Amber Skye Forbes

Writing Words With the Tips of My Toes

Terrified to Write

Yes, I decided to do two posts in a single day. I was originally going to have this post with my most recent one, but I realized the post would have been too long, and the two topics were too varied. So if you haven’t read the last post, I am still having issues with hypomania. Usually you’re pretty confident when you’re in this state, but, as I’ve said, I’m just irritable/rage-filled. And now that I’m cognizant I am in this mode, I am terrified to write.

When I was severely manic in December of 2012, I wrote 15,000 words in one day, thinking it was the best stuff ever. When I came down from the episode, I realized it was completely awful. I couldn’t believe how delusional I was to write all that crap and think it was going to be worth anything. Now I didn’t care about being manic then. It was so much better than being depressed, so of course I was going to welcome it. I didn’t care how crazy it made me. I. Just. Felt. Good. When you are depressed, you will do anything to feel good, and for those with bipolar disorder, mania is one of those things.

But when I am in a stable place and I become hypomanic or manic, I don’t want to be in that place, because I felt fine before. My judgment was sound, I could concentrate, my brain was all there. I’m not depressed; therefore, I do not want this episode. It’s not that I’m worried about crashing from it, either, because I doubt I’m going to fall into depression. It’s that my concentration and judgment are shot, and I’m having a difficult time regulating my emotional responses to things I perceive as negative. Or trying not to be anxious or angry for no reason.

But I am terrified to write. I’m so afraid that everything I write is going to come from a place of instability. I know that a lot of people say mania makes them more productive, but when it comes to writing, for most manic people (from what I’ve researched) who are writers, the mania actually does skew their ability to write–and often not in a good way. I am afraid to touch my most recent novel, to even outline it, even though I REALLY want to. It’s my third revision (because I’ve changed the genre of the book). I just don’t want to touch it. I don’t want to break it. I don’t want to come down from this episode, look at what I’ve written, and hate it so much that I want to start over. I’m already on chapter four, and while I did begin this book in the midst of the episode, I don’t want to continue, not until I’m stable again. Sure, I might look at it again and not hate it, but I’m scared to take that risk right now.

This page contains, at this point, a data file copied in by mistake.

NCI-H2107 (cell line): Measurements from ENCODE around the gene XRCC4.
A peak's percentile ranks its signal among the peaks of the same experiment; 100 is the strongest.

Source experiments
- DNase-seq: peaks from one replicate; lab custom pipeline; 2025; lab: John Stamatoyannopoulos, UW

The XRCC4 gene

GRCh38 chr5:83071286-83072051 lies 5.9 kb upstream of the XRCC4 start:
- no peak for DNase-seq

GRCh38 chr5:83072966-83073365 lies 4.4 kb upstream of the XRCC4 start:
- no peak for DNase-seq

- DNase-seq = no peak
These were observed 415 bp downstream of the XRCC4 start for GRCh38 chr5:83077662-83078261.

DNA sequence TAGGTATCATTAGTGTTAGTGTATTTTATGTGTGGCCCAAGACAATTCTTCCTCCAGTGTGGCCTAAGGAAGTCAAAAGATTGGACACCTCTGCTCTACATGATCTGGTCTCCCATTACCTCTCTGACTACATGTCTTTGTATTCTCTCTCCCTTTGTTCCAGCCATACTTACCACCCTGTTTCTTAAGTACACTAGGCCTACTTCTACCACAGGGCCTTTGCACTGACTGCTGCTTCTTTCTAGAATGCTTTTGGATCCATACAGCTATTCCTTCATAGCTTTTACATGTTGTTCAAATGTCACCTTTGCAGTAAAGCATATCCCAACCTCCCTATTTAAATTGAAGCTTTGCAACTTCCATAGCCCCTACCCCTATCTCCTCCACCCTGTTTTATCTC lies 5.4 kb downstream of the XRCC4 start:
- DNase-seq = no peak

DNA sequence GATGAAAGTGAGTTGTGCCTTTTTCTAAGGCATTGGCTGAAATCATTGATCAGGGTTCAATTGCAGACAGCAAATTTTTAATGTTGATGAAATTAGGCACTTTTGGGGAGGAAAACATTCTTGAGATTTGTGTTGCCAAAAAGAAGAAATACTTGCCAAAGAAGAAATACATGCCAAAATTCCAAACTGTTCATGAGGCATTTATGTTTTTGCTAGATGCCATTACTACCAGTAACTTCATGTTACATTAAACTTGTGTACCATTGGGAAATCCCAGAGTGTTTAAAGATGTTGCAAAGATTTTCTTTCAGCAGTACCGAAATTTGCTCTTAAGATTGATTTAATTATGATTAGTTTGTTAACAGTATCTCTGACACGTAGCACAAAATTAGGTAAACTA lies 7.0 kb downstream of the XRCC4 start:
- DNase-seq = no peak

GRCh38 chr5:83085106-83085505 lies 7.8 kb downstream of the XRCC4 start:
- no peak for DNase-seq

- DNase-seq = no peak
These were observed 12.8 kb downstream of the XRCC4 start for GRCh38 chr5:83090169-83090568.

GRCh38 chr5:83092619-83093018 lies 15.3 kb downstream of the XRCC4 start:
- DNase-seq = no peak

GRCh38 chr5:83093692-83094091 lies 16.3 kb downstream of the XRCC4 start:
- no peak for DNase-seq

I really am.

I’m having difficulties concentrating, and I’m scared these difficulties could be messing up my writing. I’ve been having issues with trying to find words I should know (so I’ve been referring to everything as thingy), and I can’t talk for long without stopping because my mind is moving faster than my mouth. When I talk, though, you wouldn’t think that because I don’t have rapid speech, but my mind is still on a fast train.

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3 comments on “Terrified to Write

  1. lindalitebeing
    April 25, 2014

    I truly hope that using this space for honest self-expression brings you some peace.

  2. Dianna L. Gunn
    April 26, 2014

    Hey Amber,

    Thank you again for being brave enough to share. Not being able to work on a project you’re really excited about is rough. Sharing the experience helps. I find free writing or brainstorming something like future blog posts is often easier for me when I’m not sleeping well/feeling grouchy. I tend to do these things by hand and I find the movement relaxing. Maybe it can help ease your mind over the next few days.

    I hope you manage to enjoy your weekend in spite of all this. My thoughts will be with you, and internet hugs are here if you want them.

    ~Dianna

  3. A. B. Davis
    April 28, 2014

    I understand the fear of pushing through and just writing anyway because you’re afraid it will be all for naught. As Dianna said, maybe some free writing, something that gives you freedom to write but without it being sewn into the novel, will help you to if not overcome the fear at least overpower it and continue growing as a writer as a result.

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